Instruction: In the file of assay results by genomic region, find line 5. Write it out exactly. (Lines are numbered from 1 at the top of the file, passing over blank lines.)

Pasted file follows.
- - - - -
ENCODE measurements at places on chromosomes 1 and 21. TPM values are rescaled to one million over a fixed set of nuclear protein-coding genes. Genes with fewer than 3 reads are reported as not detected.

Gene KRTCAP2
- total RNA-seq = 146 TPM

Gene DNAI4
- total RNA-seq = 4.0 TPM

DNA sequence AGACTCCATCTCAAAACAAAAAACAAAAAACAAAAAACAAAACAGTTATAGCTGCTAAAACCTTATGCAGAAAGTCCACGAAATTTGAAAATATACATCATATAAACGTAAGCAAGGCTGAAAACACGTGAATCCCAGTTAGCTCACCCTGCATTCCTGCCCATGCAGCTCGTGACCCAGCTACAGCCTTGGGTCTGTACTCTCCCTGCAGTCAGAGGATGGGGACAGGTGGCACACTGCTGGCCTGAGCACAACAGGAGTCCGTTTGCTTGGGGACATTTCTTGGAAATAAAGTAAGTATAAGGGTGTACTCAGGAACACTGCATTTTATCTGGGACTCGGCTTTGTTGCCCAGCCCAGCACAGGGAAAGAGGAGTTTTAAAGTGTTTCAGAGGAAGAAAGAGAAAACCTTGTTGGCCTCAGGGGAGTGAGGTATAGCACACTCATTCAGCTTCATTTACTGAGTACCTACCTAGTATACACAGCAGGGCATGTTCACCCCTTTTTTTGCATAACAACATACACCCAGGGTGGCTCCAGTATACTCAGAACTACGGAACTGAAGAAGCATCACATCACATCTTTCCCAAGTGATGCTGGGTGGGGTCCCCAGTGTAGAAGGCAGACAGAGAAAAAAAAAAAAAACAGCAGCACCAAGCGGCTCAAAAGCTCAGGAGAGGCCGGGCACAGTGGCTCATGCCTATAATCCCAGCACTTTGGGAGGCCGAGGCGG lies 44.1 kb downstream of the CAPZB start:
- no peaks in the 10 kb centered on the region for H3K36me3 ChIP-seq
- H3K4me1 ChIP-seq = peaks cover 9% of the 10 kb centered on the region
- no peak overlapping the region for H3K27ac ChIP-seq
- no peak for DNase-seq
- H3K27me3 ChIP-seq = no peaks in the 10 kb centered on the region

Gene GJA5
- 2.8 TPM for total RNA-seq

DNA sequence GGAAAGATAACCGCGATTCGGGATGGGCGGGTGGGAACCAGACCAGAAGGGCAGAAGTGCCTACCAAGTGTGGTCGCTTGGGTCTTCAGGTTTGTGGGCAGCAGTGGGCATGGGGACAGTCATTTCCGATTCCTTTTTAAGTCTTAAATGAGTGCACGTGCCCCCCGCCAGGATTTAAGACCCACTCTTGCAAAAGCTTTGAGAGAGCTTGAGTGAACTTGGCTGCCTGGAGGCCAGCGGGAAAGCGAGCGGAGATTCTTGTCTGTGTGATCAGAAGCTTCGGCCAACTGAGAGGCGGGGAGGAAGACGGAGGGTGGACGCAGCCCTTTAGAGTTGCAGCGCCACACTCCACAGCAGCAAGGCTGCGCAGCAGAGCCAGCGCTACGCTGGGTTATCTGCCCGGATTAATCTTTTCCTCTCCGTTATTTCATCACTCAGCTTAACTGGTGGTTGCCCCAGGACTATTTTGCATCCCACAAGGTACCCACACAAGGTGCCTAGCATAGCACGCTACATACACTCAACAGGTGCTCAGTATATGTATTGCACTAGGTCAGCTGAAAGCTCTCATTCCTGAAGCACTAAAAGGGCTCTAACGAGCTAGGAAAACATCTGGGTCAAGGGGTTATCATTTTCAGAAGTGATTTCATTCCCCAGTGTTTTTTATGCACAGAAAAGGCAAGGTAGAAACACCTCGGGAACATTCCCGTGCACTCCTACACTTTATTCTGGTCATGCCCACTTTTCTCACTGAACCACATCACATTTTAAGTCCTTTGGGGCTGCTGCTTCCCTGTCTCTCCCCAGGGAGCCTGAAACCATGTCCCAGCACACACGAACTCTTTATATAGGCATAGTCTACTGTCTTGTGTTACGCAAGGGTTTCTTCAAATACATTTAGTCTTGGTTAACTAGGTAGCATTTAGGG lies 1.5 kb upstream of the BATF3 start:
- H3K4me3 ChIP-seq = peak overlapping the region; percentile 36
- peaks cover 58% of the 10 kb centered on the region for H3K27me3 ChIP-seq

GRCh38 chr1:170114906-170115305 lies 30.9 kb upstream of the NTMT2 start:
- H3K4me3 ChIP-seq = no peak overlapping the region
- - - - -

- total RNA-seq = 4.0 TPM